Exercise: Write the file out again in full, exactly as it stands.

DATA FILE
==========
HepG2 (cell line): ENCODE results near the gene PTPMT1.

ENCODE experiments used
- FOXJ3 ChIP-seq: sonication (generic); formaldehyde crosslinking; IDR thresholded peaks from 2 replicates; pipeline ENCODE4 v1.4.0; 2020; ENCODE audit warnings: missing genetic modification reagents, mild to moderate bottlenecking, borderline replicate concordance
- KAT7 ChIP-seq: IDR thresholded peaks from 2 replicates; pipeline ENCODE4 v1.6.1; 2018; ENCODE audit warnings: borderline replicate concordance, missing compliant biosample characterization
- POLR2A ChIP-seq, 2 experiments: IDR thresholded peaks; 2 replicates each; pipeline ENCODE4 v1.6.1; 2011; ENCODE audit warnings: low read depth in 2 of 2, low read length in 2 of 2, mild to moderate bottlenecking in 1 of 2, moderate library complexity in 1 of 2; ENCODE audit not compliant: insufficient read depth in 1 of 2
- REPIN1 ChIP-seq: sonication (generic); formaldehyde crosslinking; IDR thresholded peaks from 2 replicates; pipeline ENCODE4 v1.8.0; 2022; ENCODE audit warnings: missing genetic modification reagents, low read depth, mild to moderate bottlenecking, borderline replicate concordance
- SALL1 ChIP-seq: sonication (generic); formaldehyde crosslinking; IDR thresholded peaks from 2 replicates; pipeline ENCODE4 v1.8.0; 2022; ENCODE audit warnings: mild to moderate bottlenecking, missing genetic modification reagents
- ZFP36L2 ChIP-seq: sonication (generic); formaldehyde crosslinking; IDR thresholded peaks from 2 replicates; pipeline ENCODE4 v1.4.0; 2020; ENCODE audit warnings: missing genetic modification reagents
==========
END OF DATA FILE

HepG2 (cell line): ENCODE results near the gene PTPMT1.

ENCODE experiments used
- FOXJ3 ChIP-seq: sonication (generic); formaldehyde crosslinking; IDR thresholded peaks from 2 replicates; pipeline ENCODE4 v1.4.0; 2020; ENCODE audit warnings: missing genetic modification reagents, mild to moderate bottlenecking, borderline replicate concordance
- KAT7 ChIP-seq: IDR thresholded peaks from 2 replicates; pipeline ENCODE4 v1.6.1; 2018; ENCODE audit warnings: borderline replicate concordance, missing compliant biosample characterization
- POLR2A ChIP-seq, 2 experiments: IDR thresholded peaks; 2 replicates each; pipeline ENCODE4 v1.6.1; 2011; ENCODE audit warnings: low read depth in 2 of 2, low read length in 2 of 2, mild to moderate bottlenecking in 1 of 2, moderate library complexity in 1 of 2; ENCODE audit not compliant: insufficient read depth in 1 of 2
- REPIN1 ChIP-seq: sonication (generic); formaldehyde crosslinking; IDR thresholded peaks from 2 replicates; pipeline ENCODE4 v1.8.0; 2022; ENCODE audit warnings: missing genetic modification reagents, low read depth, mild to moderate bottlenecking, borderline replicate concordance
- SALL1 ChIP-seq: sonication (generic); formaldehyde crosslinking; IDR thresholded peaks from 2 replicates; pipeline ENCODE4 v1.8.0; 2022; ENCODE audit warnings: mild to moderate bottlenecking, missing genetic modification reagents
- ZFP36L2 ChIP-seq: sonication (generic); formaldehyde crosslinking; IDR thresholded peaks from 2 replicates; pipeline ENCODE4 v1.4.0; 2020; ENCODE audit warnings: missing genetic modification reagents